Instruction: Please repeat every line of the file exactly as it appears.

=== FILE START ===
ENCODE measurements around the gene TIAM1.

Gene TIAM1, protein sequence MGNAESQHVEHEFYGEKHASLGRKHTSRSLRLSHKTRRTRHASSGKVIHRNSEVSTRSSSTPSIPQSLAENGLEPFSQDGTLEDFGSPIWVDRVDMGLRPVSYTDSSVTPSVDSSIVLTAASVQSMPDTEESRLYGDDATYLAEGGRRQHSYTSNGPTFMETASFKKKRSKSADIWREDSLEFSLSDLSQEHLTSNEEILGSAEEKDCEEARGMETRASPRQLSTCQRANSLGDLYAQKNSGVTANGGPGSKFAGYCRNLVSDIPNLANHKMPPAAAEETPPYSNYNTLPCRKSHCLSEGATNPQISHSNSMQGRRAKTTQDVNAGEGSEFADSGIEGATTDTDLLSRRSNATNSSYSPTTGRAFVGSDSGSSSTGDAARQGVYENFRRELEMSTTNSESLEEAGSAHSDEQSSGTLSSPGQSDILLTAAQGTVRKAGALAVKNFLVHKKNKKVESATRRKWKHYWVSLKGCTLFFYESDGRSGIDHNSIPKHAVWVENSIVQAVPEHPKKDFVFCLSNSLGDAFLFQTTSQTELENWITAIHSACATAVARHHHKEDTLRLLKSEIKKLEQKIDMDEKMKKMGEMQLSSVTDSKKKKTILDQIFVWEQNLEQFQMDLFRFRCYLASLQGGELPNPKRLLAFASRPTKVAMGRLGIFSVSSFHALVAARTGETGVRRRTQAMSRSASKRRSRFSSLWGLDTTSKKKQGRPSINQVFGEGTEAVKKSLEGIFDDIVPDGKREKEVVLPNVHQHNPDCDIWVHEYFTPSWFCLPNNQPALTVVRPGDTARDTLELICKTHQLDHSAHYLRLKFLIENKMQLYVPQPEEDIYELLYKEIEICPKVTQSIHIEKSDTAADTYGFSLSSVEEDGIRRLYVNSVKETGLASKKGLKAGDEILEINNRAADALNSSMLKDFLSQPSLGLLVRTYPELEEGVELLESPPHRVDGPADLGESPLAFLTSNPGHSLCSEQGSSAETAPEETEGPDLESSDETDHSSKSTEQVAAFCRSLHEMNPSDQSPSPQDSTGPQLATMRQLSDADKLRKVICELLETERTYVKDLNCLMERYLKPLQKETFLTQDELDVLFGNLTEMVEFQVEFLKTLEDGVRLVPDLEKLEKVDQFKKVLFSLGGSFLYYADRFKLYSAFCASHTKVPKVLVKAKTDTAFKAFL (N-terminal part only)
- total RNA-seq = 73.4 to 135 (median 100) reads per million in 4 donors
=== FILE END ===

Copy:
ENCODE measurements around the gene TIAM1.

Gene TIAM1, protein sequence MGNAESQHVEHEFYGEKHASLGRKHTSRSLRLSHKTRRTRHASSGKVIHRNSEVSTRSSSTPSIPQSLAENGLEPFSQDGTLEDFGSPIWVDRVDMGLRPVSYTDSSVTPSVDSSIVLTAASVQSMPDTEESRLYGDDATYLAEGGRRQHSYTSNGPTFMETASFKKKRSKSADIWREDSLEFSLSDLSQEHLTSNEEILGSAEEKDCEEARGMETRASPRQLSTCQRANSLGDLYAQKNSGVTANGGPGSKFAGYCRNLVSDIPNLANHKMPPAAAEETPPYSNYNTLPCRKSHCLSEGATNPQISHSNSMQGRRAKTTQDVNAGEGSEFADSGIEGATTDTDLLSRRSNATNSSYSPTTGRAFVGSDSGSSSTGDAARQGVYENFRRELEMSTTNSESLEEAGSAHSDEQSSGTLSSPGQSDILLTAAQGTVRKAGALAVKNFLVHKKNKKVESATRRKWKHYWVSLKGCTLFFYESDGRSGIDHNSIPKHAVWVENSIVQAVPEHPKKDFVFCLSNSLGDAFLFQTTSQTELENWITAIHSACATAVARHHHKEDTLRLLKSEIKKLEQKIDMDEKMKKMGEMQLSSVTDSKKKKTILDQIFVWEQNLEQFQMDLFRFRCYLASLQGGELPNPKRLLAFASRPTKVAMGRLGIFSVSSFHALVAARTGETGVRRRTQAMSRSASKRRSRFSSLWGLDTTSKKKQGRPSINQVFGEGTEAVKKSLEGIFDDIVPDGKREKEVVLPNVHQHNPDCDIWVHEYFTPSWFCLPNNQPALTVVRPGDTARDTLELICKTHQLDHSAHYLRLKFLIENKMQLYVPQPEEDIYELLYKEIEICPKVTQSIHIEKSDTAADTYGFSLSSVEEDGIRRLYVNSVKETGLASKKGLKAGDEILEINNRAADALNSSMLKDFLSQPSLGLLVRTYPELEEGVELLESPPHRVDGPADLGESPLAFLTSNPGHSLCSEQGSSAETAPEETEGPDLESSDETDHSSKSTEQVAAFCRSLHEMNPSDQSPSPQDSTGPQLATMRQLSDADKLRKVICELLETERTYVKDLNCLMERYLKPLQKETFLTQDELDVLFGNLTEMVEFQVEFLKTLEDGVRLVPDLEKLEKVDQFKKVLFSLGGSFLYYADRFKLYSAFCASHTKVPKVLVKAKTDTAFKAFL (N-terminal part only)
- total RNA-seq = 73.4 to 135 (median 100) reads per million in 4 donors